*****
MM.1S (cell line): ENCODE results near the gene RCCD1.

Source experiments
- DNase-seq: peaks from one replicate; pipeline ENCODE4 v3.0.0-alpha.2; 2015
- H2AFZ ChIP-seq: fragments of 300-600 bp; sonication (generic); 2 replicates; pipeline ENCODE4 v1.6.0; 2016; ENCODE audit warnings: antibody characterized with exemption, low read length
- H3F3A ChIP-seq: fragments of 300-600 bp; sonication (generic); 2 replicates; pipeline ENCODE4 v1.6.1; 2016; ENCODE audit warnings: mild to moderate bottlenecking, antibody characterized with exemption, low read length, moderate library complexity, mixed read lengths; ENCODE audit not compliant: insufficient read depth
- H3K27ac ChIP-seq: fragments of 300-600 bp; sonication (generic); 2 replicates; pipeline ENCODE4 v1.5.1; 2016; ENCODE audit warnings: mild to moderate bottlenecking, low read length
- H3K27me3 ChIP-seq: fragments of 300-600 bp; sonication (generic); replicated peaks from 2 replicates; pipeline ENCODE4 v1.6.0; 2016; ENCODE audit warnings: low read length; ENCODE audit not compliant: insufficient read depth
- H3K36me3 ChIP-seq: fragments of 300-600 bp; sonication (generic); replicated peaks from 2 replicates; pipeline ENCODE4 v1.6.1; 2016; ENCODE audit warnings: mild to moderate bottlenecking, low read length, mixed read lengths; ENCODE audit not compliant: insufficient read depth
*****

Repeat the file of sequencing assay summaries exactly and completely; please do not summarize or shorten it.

MM.1S (cell line): ENCODE results near the gene RCCD1.

Source experiments
- DNase-seq: peaks from one replicate; pipeline ENCODE4 v3.0.0-alpha.2; 2015
- H2AFZ ChIP-seq: fragments of 300-600 bp; sonication (generic); 2 replicates; pipeline ENCODE4 v1.6.0; 2016; ENCODE audit warnings: antibody characterized with exemption, low read length
- H3F3A ChIP-seq: fragments of 300-600 bp; sonication (generic); 2 replicates; pipeline ENCODE4 v1.6.1; 2016; ENCODE audit warnings: mild to moderate bottlenecking, antibody characterized with exemption, low read length, moderate library complexity, mixed read lengths; ENCODE audit not compliant: insufficient read depth
- H3K27ac ChIP-seq: fragments of 300-600 bp; sonication (generic); 2 replicates; pipeline ENCODE4 v1.5.1; 2016; ENCODE audit warnings: mild to moderate bottlenecking, low read length
- H3K27me3 ChIP-seq: fragments of 300-600 bp; sonication (generic); replicated peaks from 2 replicates; pipeline ENCODE4 v1.6.0; 2016; ENCODE audit warnings: low read length; ENCODE audit not compliant: insufficient read depth
- H3K36me3 ChIP-seq: fragments of 300-600 bp; sonication (generic); replicated peaks from 2 replicates; pipeline ENCODE4 v1.6.1; 2016; ENCODE audit warnings: mild to moderate bottlenecking, low read length, mixed read lengths; ENCODE audit not compliant: insufficient read depth